Expert witnesses play an integral role in the litigation process assisting the court on technical matters. They are not advocates for a particular position and have a paramount duty to give impartial evidence. A recent High Court case shows how things can go wrong when the parties don't have all of the information (Rodi v Western Australia  HCA 44).
One expert, two estimates
Rodi involved a criminal prosecution in connection with 925 grams of cannabis found in the defendant's possession. The prosecution said the defendant intended to sell the cannabis; the defendant said it was for his own personal use, and had been harvested from two live plants found at his property.
A key issue therefore was how much cannabis could have been produced by the two plants. The prosecution's expert testified that typically a plant would yield between 100 and 400 grams; therefore the 925 grams found at the defendant's property could not have come solely from the two plants.
The defendant was convicted and sentenced to 12 months' imprisonment.
Almost two years later the defendant learned that the prosecution's expert had previously given evidence that one plant could produce 300 to 600 grams of useable cannabis, which was consistent with the defendant's account of having harvested 925 grams from two plants.
If known to the defendant at his trial, the prior inconsistent statements would have enabled him to challenge the expertise of the witness and undermine the witness' credibility. He would have embraced the witness' previous evidence which was consistent with his innocence.
In quashing the defendant's conviction, the High Court unanimously held that there was a significant possibility the defendant would have been acquitted if the expert's earlier evidence had been before the jury. The Court found that the expert's earlier contradictory opinion undermined the value of his evidence and called into question his expertise.
Doing your due diligence on your expert witnesses
There were no winners in the case. The prosecution's case was undermined by the prior inconsistent evidence and arguably should never have proceeded. The defendant served a term of imprisonment based on evidence which was fundamentally compromised.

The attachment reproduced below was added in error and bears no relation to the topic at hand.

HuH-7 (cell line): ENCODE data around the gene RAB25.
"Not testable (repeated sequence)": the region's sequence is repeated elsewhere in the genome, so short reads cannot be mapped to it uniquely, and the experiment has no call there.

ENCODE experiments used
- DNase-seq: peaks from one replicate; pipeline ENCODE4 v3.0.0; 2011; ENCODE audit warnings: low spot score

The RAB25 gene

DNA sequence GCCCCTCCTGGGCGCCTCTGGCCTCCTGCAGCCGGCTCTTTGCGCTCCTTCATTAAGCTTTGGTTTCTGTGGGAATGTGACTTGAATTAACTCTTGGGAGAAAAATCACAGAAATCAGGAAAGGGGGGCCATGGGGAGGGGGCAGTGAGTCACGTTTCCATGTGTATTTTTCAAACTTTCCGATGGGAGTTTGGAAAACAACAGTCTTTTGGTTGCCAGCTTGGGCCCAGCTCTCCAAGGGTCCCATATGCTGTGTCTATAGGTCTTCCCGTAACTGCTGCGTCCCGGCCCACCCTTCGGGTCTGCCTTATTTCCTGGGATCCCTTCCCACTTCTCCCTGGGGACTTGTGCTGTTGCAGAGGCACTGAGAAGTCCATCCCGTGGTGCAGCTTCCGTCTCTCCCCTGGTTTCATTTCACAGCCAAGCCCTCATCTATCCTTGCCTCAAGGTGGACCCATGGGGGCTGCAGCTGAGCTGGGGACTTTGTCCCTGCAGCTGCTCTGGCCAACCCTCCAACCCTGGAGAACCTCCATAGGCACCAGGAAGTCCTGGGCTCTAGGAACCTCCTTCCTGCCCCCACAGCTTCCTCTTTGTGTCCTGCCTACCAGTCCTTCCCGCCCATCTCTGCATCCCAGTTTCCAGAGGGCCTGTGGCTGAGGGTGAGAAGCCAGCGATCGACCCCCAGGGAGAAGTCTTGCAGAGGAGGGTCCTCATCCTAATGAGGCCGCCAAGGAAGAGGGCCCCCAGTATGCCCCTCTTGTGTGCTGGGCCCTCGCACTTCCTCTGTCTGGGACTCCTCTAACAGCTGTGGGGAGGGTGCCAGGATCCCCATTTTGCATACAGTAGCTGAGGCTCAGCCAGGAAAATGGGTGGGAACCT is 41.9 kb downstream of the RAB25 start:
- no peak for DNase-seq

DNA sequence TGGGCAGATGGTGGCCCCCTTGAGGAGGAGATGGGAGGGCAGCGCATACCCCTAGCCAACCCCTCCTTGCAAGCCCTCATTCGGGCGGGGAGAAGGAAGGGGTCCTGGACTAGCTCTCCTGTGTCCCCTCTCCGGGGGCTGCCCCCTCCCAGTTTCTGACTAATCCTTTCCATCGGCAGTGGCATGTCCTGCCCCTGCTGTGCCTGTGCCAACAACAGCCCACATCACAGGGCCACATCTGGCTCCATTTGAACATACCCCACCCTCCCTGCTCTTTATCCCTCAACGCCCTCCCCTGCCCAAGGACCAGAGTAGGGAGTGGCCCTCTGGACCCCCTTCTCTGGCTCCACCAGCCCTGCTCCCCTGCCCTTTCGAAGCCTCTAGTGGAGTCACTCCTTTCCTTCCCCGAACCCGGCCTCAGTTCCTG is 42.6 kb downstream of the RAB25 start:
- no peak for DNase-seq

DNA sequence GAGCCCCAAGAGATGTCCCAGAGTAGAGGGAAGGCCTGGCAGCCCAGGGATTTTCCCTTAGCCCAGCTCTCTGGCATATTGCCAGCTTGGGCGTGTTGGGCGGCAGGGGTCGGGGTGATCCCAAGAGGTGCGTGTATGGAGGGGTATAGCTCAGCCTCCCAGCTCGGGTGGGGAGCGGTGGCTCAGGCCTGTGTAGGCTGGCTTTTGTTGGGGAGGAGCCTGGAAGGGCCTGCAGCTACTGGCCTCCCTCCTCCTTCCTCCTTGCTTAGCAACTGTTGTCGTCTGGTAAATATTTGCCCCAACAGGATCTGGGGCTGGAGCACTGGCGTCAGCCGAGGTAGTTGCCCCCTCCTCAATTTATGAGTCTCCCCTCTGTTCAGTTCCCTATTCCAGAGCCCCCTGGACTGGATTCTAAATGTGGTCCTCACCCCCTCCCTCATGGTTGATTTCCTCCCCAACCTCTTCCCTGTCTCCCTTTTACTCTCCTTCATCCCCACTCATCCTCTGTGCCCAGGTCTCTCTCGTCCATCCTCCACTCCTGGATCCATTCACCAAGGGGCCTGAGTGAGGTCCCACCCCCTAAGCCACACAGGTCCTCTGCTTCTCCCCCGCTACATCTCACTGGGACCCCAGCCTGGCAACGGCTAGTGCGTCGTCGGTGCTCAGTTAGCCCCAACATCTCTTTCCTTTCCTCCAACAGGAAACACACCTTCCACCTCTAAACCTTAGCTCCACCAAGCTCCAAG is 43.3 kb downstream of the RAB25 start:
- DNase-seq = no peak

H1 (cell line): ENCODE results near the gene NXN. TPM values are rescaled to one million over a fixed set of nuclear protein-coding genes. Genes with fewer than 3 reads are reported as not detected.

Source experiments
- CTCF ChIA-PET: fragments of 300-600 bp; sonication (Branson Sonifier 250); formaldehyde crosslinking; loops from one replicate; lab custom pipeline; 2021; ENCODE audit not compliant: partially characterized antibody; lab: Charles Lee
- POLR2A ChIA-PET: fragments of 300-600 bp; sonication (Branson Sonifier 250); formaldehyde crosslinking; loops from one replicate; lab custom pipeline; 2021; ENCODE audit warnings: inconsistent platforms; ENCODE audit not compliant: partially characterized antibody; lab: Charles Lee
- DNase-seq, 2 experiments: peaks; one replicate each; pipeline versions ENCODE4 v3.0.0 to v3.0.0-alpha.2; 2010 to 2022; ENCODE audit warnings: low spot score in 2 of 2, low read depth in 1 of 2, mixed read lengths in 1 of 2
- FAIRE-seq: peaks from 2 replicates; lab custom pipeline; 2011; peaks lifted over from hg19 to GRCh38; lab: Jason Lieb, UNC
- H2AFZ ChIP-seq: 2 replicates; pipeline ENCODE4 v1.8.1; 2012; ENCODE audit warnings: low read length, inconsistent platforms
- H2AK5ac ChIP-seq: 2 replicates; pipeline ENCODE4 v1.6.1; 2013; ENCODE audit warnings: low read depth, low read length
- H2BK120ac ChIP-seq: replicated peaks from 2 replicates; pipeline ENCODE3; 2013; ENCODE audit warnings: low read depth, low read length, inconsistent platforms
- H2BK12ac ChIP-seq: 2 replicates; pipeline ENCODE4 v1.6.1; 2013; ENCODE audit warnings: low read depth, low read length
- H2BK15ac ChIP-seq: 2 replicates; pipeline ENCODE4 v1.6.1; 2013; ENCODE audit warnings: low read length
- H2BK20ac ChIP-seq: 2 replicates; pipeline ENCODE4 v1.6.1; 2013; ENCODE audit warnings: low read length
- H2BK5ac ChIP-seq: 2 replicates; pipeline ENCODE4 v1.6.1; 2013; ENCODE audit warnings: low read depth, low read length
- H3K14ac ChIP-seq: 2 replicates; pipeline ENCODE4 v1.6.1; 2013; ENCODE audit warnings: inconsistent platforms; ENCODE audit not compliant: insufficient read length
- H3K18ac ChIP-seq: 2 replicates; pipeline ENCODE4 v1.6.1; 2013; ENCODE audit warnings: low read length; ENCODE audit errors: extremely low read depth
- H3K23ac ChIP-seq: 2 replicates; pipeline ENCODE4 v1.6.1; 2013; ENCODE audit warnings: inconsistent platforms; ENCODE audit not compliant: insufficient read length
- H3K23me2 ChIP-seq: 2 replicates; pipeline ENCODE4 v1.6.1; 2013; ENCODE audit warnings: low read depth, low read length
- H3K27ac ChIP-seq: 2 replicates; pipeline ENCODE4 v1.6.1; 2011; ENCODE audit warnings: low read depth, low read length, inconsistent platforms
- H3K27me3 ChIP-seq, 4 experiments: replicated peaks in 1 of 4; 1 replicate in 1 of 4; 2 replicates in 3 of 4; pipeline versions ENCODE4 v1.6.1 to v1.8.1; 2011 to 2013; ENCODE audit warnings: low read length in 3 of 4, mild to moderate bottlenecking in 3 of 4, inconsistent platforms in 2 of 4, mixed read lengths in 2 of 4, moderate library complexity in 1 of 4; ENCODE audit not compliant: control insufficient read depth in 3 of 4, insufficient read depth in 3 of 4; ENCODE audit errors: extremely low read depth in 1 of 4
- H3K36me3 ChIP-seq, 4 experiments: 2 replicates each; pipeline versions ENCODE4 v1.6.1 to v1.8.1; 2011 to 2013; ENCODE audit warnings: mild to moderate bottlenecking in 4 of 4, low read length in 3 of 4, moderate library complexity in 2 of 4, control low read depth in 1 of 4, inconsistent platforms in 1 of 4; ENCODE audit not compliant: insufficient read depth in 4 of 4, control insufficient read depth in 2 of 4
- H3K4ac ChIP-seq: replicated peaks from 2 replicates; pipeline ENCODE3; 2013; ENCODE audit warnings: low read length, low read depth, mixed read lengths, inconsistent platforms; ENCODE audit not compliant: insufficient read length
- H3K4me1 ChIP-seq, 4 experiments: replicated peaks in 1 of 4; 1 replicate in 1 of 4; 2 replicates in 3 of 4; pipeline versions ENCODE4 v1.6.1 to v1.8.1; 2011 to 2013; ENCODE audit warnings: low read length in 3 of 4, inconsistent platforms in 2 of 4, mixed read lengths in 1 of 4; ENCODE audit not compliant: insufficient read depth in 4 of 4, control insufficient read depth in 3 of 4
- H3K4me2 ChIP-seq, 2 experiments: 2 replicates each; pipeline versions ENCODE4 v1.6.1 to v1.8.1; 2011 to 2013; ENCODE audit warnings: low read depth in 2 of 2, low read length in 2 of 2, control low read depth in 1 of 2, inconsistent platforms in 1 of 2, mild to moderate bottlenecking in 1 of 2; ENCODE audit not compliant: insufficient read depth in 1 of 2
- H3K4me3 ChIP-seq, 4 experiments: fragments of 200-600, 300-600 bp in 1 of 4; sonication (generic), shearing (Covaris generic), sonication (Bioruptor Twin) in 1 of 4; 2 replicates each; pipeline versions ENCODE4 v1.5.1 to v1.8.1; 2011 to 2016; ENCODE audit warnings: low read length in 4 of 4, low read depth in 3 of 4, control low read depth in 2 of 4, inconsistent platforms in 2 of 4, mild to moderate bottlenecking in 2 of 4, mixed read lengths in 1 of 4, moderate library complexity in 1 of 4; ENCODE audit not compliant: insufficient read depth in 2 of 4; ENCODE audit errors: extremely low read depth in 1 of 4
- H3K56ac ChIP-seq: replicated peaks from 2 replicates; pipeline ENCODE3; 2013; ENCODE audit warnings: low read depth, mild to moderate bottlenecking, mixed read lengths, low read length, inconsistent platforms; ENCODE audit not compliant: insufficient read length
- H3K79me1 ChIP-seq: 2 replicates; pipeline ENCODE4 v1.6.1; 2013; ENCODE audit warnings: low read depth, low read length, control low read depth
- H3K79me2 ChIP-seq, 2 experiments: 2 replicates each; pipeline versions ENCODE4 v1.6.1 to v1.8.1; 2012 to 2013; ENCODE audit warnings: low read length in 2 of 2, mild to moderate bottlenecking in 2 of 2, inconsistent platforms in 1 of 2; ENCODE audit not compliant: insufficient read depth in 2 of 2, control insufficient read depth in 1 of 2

Rodi shows the importance of thoroughly understanding and checking a witness' expertise. This would include asking about (and researching, as appropriate) whether a witness has previously expressed a different view. It is not enough to trust that a witness will bring this to the parties' or the court's attention.
The need to carefully evaluate expertise, and test admissibility and weight is equally relevant in criminal and civil cases although the consequences may vary. The case is a reminder of the need for lawyers to do their homework when selecting or cross-examining an expert.
There has been a growth of businesses which collect and analyse information about expert witnesses. These businesses apply the type of data analytics usually associated with mainstream commercial enterprises. Such a tool would likely have uncovered the prior inconsistent statements in the Rodi case.
As services of this kind become increasingly common, lawyers may have a duty to use such services or at least advise clients of the option to do so.
The importance of careful due diligence cannot be overstated given the potential consequences as demonstrated in the Rodi case.